The election machines for the main political parties rolled into action last week, and with just 31 days until the general election, politicians are keen to get their messages across, while taking carefully worded pot-shots at the opposition.

This meant that Parliament was officially dissolved on Tuesday so electioneering could commence the following day.  However, the relief from Brexit and UK politics will be short-lived, as whatever the outcome of the general election, uncertainty will continue to prevail for the UK.

According to YouGov’s political tracker, the Conservatives lead in the poll with 39%, while Labour sits second with 26%, up from 21% at the beginning of the month.  It should come as no surprise, that with 59% of the poll, the most important issue to voters is Britain leaving the EU.

If the polls are correct, which based on recent experience is wildly optimistic, then we may see a Conservative majority.  That could mean Brexit takes place on or before 31st January 2020.  The uncertainty here is the original transition period is due to finish at the end of 2020, which does not give much time to complete a comprehensive trade deal with the EU.  Anything other than a Conservative majority would bring the uncertainty around Brexit front and centre.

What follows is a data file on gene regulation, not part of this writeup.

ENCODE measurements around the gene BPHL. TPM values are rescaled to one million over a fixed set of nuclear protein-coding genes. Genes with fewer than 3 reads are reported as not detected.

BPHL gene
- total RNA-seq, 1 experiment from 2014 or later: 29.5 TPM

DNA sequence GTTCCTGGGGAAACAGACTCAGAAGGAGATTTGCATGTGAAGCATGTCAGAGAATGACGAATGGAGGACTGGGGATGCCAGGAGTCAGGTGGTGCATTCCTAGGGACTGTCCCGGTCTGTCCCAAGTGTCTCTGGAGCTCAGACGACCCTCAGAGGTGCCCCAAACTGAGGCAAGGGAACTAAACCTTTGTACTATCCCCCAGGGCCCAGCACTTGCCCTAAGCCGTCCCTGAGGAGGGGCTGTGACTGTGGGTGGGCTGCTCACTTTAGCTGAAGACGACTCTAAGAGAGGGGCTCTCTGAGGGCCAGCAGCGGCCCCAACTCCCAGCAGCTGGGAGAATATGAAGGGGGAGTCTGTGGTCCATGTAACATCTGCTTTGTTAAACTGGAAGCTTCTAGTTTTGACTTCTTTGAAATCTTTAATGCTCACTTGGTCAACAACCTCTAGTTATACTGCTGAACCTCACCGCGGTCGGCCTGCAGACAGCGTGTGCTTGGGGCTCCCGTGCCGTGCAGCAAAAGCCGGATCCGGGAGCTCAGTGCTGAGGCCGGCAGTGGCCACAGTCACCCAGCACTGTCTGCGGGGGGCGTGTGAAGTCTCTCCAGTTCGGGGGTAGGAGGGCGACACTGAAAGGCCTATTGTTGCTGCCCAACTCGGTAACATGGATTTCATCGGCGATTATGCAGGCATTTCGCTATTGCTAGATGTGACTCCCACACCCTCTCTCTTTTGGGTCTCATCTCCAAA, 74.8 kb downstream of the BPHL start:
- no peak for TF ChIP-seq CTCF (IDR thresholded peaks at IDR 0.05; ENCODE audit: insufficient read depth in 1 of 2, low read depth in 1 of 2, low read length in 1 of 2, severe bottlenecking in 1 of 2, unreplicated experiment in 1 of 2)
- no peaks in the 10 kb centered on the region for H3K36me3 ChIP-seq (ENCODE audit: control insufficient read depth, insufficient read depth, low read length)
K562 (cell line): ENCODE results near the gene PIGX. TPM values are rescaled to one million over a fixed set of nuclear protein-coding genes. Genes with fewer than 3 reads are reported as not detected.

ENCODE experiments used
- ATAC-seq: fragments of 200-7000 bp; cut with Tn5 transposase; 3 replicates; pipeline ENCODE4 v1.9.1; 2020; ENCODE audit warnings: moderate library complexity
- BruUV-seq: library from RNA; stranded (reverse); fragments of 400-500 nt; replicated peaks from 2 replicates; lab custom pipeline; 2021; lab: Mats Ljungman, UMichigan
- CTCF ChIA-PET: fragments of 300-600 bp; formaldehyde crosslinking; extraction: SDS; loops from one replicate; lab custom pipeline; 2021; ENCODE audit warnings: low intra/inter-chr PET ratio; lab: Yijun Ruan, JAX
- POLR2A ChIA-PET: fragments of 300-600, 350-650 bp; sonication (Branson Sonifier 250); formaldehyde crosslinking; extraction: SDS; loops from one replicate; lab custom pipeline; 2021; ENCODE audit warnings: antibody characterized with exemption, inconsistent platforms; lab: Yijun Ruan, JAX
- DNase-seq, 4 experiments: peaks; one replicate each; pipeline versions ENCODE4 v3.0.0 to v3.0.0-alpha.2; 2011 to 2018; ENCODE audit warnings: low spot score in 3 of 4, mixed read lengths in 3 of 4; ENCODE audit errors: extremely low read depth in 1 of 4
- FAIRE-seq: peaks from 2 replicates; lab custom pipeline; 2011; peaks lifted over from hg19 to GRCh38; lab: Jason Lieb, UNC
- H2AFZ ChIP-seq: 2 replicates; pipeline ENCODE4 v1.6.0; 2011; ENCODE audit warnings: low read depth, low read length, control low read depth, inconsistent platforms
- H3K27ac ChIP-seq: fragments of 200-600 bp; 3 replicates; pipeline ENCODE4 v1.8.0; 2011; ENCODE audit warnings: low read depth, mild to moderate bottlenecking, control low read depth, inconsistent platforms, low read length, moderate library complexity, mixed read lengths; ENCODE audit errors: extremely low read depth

Trade is also in the headlines across the Atlantic, with both the US and China having confirmed that if a phase one trade agreement happens, then it would include some reductions in tariffs.  Whether this is a reduction in the actual tax rate or in the number of goods being taxed, was unclear.  However, the time being taken around the negotiations does suggest a significant deal is in the pipeline.

It would seem the timing is equally convenient for both Presidents; one needs a good story to tweet about as his impeachment gains momentum, while the other needs to replenish his countries pork reserves.  According to UBS China’s pork prices have soared 100% over the past 12 months, as the country has had to cull its pigs in the face of African Swine Fever.  Pork is the most consumed meat in China and its importance cannot be understated.